By default, the state of autocommit is on, which means that all individual statements will be committed once they are executed, unless the statement is in begin . commit statement block. To view the autocommit value, you can use:

MySQL [test]> show variables like 'autocommit';
+---------------+-------+
| Variable_name | Value |
+---------------+-------+
| autocommit    | ON    |
+---------------+-------+
1 row in set (0.01 sec)

If the autocommit state is off, you need to explicitly issue a commit statement to commit the transaction. To disable autocommit, use the following command:

MySQL [test]> set autocommit = 0;

PS: DDL statements, such as create, alter and drop statements, cannot be rolled back.

After talking about the concept of transaction and the usage of transaction, there is a very common problem about transaction: the isolation level of transaction, which is also a routine test.

The isolation level of transaction describes the isolation degree of one transaction from other transactions in terms of resource or data modification when two or more transactions occur at the same time. There are four levels of transaction isolation: read uncommitted, read committed, repeatable read and serializable.

We mentioned earlier that the default transaction isolation level of MySQL is repeatable read. How to modify the isolation level? You can use set @ transaction_ Isolation =’xxx ‘; to modify the isolation level of a transaction.

Next, let me talk about the four transaction isolation levels in detail

1. Read not submitted(read uncommitted): as the name suggests, a transaction can read data written by another uncommitted transaction. Read uncommitted is also called dirty read (because it causes dirty read).

Let’s take an example,

If the boss gives you a salary, the transfer amount should have been 2W, but you accidentally input the wrong number, which is 2.5W. The money has been transferred to your account, but the transaction has not been submitted. At this time, you go to check your account and find that there is an extra 5K. You think that the salary has been increased. The boss immediately rolls back the transaction, changes the number to 2W, and then goes back to com MIT, you’re blinded. Just now, it’s still 2.5W, which leads to dirty reading

Specific query examples:

#Session 1 -- session 1 has no commit
MySQL [test]> select * from student;
+----+----------+-----+
| id | name     | age |
+----+----------+-----+
|  1 | clark    |  30 |
|  2 | zhangsan |  22 |
|  3 | lisi     |  28 |
+----+----------+-----+
3 rows in set (0.00 sec)

MySQL [test]> begin;
Query OK, 0 rows affected (0.00 sec)

MySQL [test]> update student set age = 29 where id = 1;
Query OK, 1 row affected (0.00 sec)
Rows matched: 1  Changed: 1  Warnings: 0
#Conversation 2
MySQL [test]> set session transaction isolation level read uncommitted;
Query OK, 0 rows affected (0.00 sec)

MySQL [test]> 
MySQL [test]> 
MySQL [test]> select @@tx_isolation;
+------------------+
| @@tx_isolation   |
+------------------+
| READ-UNCOMMITTED |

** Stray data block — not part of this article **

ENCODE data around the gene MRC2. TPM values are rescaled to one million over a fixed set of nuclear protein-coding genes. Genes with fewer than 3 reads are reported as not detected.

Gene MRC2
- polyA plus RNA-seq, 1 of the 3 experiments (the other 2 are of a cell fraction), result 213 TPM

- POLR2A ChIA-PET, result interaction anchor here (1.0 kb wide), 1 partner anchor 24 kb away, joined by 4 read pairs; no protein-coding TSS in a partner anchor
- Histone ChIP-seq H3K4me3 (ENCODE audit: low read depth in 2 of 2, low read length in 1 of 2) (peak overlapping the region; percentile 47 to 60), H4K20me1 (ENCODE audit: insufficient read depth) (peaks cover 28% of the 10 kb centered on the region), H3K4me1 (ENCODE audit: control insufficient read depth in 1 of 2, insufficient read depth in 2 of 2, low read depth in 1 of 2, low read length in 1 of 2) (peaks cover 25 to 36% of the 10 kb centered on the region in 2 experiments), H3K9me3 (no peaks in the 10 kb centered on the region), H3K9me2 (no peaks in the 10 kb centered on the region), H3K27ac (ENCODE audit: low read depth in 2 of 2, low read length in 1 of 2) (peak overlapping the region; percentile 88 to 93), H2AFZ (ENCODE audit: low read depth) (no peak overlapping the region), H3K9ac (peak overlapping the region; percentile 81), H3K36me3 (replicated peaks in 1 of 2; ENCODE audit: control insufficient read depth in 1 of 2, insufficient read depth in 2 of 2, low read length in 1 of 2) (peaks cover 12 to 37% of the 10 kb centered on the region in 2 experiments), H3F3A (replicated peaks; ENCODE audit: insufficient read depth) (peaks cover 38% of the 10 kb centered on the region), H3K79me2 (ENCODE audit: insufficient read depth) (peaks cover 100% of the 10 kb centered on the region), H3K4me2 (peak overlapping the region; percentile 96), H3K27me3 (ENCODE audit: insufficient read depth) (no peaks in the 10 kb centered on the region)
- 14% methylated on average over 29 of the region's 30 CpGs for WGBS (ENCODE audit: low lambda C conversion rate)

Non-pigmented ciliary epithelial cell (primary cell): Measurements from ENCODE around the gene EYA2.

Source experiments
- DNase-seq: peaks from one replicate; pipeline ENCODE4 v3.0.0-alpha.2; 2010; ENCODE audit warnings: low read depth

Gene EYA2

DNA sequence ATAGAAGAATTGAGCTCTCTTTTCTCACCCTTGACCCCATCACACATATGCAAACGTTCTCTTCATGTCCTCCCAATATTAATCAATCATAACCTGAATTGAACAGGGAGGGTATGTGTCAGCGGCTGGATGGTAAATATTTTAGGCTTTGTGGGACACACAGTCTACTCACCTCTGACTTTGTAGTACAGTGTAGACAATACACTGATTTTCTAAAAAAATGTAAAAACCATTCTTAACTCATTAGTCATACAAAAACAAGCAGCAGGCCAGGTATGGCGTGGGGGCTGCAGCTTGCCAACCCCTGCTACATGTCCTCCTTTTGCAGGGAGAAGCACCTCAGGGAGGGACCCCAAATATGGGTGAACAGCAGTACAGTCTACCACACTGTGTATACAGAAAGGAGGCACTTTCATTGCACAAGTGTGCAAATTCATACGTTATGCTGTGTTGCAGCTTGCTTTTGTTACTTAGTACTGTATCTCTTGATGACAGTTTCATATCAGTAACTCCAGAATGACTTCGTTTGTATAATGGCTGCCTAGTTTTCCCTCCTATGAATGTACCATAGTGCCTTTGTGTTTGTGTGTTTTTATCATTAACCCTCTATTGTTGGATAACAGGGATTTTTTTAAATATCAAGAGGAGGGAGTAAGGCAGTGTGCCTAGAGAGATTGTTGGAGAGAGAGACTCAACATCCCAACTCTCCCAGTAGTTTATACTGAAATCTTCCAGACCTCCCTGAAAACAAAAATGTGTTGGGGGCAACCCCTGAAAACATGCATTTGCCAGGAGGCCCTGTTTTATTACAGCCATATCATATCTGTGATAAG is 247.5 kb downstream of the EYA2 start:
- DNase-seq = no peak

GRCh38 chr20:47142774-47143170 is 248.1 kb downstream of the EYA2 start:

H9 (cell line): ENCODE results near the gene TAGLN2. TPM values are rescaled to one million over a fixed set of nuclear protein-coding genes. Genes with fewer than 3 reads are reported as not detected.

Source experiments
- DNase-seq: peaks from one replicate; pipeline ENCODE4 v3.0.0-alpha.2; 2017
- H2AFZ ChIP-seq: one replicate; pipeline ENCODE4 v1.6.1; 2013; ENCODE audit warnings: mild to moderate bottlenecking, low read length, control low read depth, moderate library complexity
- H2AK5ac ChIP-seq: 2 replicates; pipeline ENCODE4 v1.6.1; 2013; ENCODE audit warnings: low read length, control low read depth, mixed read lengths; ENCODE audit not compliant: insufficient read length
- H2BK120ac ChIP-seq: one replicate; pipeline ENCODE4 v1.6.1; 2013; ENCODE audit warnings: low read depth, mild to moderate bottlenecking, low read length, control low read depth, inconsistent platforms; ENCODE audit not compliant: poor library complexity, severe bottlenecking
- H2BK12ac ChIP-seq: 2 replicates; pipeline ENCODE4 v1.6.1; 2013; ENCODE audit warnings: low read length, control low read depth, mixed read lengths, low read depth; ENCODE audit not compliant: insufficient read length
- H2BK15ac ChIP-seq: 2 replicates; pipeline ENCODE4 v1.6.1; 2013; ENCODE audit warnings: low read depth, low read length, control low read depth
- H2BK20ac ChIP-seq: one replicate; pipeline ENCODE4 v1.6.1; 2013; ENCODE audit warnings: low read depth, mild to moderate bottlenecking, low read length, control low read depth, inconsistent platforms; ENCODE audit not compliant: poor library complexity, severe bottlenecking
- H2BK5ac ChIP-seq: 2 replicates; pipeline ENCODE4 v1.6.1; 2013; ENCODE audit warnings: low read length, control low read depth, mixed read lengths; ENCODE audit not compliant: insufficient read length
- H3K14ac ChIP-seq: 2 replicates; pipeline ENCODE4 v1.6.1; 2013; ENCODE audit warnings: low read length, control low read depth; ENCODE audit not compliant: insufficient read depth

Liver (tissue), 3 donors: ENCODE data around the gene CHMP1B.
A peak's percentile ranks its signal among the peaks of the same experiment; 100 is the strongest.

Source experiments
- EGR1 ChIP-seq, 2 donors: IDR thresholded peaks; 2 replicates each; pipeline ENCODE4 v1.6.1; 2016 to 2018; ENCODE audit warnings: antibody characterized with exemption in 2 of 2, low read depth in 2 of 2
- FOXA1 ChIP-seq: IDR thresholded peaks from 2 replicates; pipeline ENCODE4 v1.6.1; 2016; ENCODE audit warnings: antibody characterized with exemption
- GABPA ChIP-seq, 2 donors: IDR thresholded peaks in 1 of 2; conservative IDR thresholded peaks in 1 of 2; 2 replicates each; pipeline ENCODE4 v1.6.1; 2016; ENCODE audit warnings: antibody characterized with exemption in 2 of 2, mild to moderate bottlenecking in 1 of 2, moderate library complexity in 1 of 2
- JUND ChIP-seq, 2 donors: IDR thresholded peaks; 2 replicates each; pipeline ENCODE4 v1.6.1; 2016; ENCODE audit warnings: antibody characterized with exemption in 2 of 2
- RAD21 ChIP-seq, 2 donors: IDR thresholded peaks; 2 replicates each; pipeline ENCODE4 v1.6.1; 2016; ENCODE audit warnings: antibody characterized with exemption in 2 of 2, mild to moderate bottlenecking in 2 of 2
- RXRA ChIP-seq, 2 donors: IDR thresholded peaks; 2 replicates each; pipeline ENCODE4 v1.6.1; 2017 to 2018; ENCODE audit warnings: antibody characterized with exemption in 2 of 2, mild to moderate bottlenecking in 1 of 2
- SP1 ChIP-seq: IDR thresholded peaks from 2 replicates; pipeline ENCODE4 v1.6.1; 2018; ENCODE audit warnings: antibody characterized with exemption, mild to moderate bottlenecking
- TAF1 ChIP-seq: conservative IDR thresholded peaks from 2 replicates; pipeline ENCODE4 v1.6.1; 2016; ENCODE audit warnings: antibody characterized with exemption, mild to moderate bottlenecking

+------------------+
1 row in set, 1 warning (0.00 sec)

MySQL [test]> select * from student;
+----+----------+-----+
| id | name     | age |
+----+----------+-----+
|  1 | clark    |  29 |
|  2 | zhangsan |  22 |
|  3 | lisi     |  28 |
+----+----------+-----+
3 rows in set (0.01 sec)

The uncommitted transactions of session 1 can be seen in session 2, which is read uncommitted. Dirty read will occur if the read is not committed (once session 1 transaction is rolled back)

2. Read committed: the current transaction can only read data submitted by another transaction, which is called non repeatable read because it causes non repeatable read.

For example:

#Conversation 1
MySQL [test]> set session transaction isolation level read committed;
Query OK, 0 rows affected (0.01 sec)

MySQL [test]> begin;
Query OK, 0 rows affected (0.01 sec)

MySQL [test]> select * from student;
+----+----------+-----+
| id | name     | age |
+----+----------+-----+
|  1 | clark    |  33 |
|  2 | zhangsan |  22 |
|  3 | lisi     |  28 |
|  0 | wangwu   |  45 |
|  0 | zhaoliu  |  22 |
+----+----------+-----+
5 rows in set (0.01 sec)

MySQL [test]> update student set age = 25 where id = 1;
Query OK, 1 row affected (0.00 sec)
Rows matched: 1  Changed: 1  Warnings: 0

MySQL [test]> commit;
Query OK, 0 rows affected (0.01 sec)
#Conversation 2
MySQL [test]> set session transaction isolation level read committed;
Query OK, 0 rows affected (0.00 sec)

MySQL [test]> begin;
Query OK, 0 rows affected (0.01 sec)

MySQL [test] > select * from student; // session (transaction) 1 -- before commit 
+----+----------+-----+
| id | name     | age |
+----+----------+-----+
|  1 | clark    |  33 |
|  2 | zhangsan |  22 |
|  3 | lisi     |  28 |
|  0 | wangwu   |  45 |
|  0 | zhaoliu  |  22 |
+----+----------+-----+
5 rows in set (0.01 sec)

MySQL [test] > select * from student; // session (transaction) 1 -- after commit
+----+----------+-----+
| id | name     | age |
+----+----------+-----+
|  1 | clark    |  25 |
|  2 | zhangsan |  22 |
|  3 | lisi     |  28 |
|  0 | wangwu   |  45 |
|  0 | zhaoliu  |  22 |
+----+----------+-----+
5 rows in set (0.01 sec)